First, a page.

Thursday, April 14, 2016


My daughter just turned 7.  She has been frustrating me by freaking out every time she is told she has done something wrong. I don't want her to become the type of person who thinks she is always right and everyone else is always wrong. So I've been trying to teach her to be more teachable. 

These talks have made me realize how much I tend to need to always be right. This need leads to a big fear of being wrong. Putting this blog "out there" triggered this fear for me big time. I'm not a person trainer or a nutritionist, so my advice isn't founded on anything other than my personal experience. The fear of saying something wrong paralyzed me from publishing more posts.  

Even worse, I started doubting my own exercise and diet plans. What if I'm overtraining and I'm going to get shin splints? What if I'm wasting time doing inefficient exercises? What if I'm eating tons of pesticides by not buying organic produce every time? What if I'm getting too much mercury from the fish? What if I'm destroying the environment by using disposable water bottles all the time? (I really do keep buying reusable ones, but they get ruined when I forget to wash them).  Losing confidence in my plan made it a lot harder to stick to. So I spent a month cheating every few days and didn't lose any weight. There were other causes for my lack of progress, like getting sick and having sick kids and stuff like that.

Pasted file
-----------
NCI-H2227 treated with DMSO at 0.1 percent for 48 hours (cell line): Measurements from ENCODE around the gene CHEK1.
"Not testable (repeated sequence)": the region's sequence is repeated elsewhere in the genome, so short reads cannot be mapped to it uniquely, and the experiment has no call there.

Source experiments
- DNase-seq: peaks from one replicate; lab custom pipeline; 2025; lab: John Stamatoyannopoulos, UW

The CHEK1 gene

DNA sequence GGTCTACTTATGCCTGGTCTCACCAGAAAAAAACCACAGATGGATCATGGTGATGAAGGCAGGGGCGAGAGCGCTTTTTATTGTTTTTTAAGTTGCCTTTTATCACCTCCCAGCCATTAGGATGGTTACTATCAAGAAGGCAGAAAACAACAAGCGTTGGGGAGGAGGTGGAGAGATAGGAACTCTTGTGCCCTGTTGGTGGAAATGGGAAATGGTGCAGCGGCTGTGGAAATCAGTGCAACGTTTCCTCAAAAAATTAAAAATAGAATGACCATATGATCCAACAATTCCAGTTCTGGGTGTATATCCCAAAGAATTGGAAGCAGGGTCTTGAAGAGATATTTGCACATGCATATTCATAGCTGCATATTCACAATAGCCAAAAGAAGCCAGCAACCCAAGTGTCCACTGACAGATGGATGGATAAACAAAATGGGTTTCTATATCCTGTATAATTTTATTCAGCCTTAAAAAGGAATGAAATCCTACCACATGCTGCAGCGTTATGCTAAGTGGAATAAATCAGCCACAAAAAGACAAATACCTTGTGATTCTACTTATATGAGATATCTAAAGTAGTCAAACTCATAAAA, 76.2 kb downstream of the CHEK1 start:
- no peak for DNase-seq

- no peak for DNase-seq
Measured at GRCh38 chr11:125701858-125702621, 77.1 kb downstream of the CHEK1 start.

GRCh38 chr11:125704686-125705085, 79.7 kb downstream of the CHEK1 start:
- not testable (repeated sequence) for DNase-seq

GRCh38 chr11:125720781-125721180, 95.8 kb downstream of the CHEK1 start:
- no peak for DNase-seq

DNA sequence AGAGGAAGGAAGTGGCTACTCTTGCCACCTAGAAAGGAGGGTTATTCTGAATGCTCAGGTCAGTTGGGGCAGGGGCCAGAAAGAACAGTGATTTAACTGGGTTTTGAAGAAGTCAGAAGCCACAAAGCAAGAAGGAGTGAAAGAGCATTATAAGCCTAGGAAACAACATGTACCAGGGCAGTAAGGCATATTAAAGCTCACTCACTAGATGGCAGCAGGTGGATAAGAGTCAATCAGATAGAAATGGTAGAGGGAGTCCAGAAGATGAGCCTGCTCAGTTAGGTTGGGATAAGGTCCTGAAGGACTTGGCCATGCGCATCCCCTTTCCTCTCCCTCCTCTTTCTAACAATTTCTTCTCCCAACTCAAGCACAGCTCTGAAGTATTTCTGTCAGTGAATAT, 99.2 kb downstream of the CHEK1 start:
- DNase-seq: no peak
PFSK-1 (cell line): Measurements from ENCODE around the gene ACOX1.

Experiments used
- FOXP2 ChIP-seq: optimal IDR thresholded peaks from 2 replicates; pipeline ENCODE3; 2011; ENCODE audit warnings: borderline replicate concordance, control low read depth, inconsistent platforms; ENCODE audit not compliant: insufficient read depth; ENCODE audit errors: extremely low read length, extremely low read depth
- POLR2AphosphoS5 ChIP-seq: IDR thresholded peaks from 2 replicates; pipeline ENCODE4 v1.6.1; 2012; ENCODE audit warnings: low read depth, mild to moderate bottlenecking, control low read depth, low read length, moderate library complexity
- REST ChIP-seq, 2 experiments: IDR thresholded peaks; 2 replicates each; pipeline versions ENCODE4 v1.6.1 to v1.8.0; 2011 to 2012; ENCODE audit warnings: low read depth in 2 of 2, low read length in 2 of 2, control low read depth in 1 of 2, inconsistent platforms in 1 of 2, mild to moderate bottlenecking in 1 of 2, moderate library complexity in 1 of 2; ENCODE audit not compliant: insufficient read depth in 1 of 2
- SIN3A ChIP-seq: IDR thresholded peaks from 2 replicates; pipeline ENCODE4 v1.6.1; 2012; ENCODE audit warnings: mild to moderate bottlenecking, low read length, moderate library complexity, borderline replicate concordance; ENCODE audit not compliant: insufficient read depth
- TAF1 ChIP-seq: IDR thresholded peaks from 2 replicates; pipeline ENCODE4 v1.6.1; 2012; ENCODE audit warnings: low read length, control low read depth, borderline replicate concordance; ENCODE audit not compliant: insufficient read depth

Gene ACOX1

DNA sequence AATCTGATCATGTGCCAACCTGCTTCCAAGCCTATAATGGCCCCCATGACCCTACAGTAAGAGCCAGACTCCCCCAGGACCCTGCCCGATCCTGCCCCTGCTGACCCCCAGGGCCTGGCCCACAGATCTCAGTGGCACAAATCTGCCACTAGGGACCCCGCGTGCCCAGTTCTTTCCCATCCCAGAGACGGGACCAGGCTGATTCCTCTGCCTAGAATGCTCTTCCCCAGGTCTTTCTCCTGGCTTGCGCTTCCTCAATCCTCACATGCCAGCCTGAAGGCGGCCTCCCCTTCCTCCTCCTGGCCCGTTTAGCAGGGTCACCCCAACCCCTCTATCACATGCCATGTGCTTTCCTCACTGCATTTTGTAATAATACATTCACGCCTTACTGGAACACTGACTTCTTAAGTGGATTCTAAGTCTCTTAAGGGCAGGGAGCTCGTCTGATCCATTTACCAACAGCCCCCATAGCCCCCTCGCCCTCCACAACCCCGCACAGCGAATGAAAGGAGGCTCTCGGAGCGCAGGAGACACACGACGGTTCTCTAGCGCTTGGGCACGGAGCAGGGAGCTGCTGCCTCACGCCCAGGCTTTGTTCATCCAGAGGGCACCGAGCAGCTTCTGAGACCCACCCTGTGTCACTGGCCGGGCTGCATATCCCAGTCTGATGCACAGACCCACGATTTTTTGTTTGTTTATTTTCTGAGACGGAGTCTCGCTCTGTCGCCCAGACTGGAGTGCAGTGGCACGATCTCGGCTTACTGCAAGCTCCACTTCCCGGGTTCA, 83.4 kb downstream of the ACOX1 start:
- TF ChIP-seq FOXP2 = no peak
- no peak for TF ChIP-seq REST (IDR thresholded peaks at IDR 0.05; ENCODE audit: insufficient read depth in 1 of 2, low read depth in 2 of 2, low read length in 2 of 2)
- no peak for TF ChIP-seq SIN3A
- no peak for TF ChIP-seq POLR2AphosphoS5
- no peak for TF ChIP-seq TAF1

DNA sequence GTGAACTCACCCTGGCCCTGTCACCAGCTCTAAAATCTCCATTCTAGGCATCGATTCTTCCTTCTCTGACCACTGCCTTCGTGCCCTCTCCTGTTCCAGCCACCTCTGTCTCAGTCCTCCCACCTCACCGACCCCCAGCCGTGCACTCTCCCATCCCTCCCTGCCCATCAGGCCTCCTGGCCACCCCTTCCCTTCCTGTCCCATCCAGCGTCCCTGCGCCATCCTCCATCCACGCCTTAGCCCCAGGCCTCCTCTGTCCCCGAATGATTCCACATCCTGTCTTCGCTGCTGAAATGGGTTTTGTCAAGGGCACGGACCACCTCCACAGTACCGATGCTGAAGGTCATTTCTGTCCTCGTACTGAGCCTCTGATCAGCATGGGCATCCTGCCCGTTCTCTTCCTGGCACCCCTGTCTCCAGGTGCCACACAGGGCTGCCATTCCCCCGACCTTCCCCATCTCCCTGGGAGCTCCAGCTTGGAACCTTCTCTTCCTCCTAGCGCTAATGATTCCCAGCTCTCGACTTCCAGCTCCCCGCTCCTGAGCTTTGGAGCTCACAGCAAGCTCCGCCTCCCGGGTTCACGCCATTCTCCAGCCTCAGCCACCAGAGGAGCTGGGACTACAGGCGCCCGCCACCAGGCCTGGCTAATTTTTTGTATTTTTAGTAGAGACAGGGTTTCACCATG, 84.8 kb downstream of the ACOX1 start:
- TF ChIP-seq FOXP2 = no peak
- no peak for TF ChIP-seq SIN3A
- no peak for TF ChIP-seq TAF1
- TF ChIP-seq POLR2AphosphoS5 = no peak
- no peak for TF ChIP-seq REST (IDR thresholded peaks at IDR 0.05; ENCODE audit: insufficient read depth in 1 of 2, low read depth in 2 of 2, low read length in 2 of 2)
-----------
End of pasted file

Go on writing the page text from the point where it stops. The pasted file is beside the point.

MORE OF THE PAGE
So for the month of April, I decided to be completely confident in my diet plan and stick to it 100%, because even if it isn't perfect, it was working. I also revamped my exercise plans and goals. With that, the weight started melting off again, and I've made huge strides in my fitness level. 

Point of the story is that I remembered that pride and insecurity are the same thing. When you're trying to change your life, first gather as much information as you can but don't be afraid of not knowing everything. Next make a decision/plan and move forward with confidence, and stick to it. Then be willing, even eager, to accept correction, feedback, and new ideas. 

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